Criticism is hard to take, but most of us are too close to our own work to recognize the flaws in our writing. That’s why being in a writer's group or having critique partners can be beneficial, even crucial to a writer. With that in mind, I thought I’d jot down some thoughts on what it takes to be a good crit partner, whether in a one-on-one relationship or in a group setting.
FOR THE GIVER:
1. Critiquing, when done right, should be a give and take situation. So be reliable. You know how anxious you are when you let someone else see your baby. So put the poor person on the receiving end out of her misery and complete your crit within the agreed upon time. For example, my writer’s group meets once a month and we expect everybody to have taken the time to read and critique everyone’s work by the next meeting. If you have a crit partner, the time limit will be much shorter than that, especially if someone is under the gun on a deadline of some kind.
2. Before you set out to critique another writer’s work, be sure you know what they want. Do they need/want structural help or plot suggestions? Do they have an area of weakness they need help with, say, for example, dialogue tags or commas, conflict or formatting? Are they ready for an honest-to-goodness real critique or are they at the beginning of the learning curve and need some gentle suggestions to improve their writing?
3. Be constructive and positive. If you find a problem, offer a suggestion on how to fix it. Be respectful of the other person. You don’t want to shut them down.
4. Know that it’s okay if they don’t take your advice. It’s not your story. Writing is subjective and everyone has to find their own voice. Your job is to help make the work better, not make it your own. (Something I need to work on, as I tend to get carried away and do too much of a rewrite. Soooo much easier and FUN to edit someone else’s work than to actually write something of my own!)
5. Try and find something positive to say about the other person’s work. We all have strengths and weaknesses as writers. A few flowers on the page never hurt anybody and might be what someone needs to persevere in the craft. Mary Kay Ash says, “Sandwich every bit of criticism between two thick layers of praise.” And remember Mary Poppins’ sage advice: “A spoonful of sugar helps the medicine go down.”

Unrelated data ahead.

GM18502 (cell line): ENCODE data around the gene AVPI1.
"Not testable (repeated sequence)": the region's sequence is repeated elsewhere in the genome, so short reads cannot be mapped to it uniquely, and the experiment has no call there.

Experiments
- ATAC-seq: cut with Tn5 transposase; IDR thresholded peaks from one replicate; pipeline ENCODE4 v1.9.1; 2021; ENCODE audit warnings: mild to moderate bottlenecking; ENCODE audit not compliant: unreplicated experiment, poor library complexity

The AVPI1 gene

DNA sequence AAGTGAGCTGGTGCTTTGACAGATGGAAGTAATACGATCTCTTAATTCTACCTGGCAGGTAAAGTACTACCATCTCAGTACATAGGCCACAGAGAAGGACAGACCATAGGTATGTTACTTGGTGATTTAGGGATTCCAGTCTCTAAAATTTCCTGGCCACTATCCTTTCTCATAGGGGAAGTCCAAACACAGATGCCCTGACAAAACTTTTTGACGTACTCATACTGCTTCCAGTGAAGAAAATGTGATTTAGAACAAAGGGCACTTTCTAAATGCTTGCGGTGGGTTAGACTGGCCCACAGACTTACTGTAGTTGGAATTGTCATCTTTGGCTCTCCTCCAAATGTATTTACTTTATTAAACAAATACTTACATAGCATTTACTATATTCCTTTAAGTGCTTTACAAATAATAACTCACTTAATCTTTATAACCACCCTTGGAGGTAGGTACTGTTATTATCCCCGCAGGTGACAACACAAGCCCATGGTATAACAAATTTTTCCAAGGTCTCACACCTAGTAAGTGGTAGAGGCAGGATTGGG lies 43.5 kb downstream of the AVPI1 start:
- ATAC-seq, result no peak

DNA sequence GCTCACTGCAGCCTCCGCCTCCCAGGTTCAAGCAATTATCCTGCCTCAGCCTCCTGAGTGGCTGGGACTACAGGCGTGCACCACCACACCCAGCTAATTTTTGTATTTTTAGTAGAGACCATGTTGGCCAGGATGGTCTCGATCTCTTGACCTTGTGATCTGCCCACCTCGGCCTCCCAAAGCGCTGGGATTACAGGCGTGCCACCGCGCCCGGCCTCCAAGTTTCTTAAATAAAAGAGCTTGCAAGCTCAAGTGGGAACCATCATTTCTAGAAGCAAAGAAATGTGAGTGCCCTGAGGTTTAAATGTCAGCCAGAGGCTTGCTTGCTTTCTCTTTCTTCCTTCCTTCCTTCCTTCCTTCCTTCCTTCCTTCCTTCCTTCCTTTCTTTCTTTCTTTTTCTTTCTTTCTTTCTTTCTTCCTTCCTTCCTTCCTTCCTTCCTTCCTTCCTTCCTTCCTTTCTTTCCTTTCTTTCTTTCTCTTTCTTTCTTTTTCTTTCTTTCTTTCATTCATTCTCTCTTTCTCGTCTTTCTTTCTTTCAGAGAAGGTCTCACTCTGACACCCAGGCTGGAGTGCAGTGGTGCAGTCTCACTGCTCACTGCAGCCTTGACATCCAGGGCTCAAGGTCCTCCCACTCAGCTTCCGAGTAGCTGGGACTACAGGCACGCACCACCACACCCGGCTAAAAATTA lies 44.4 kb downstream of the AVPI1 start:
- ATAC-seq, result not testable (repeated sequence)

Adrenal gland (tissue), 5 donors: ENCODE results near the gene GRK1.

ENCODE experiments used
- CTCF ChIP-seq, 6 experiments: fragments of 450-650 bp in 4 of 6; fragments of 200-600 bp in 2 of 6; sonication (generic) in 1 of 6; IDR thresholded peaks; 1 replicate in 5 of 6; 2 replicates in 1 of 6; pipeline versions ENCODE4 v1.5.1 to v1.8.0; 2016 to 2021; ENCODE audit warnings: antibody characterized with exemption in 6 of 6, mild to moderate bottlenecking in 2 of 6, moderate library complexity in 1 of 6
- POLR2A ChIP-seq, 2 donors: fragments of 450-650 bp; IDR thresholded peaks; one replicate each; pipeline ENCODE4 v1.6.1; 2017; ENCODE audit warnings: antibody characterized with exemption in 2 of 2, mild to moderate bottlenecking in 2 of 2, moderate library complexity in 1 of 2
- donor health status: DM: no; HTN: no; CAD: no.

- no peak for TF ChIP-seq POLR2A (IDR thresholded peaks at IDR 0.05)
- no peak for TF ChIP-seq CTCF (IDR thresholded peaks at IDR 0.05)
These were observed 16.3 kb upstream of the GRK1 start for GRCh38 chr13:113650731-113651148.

FOR THE RECEIVER:
1. Don’t be a taker who never gives back. It should be a reciprocal relationship.
2. Don’t overload the person giving the critique. In other words, don’t expect them to critique your whole book in one sitting, unless they’ve agreed to be your Beta reader. No more than 20-25 pages at one time, especially if you belong to a group where there will be multiple submissions.
3. Don’t take the criticism personally. Remember, it’s subjective. Opinions are like behinds, everyone has one. Find me a writer everyone loves and agrees upon. Go on. I dare you.
4. With that in mind, don’t take it out on your crit partner or writer’s group if you get your feelings hurt by an honest, constructive critique. In other words, don’t use the fact that your work needs tweaking as an excuse to eviscerate someone else’s work. I know people this has happened to. Ugly.
5. Finally, give careful consideration to advice given, but remember it’s YOUR story. It’s up to you to decide whether to accept your crit partner’s suggestions or reject them.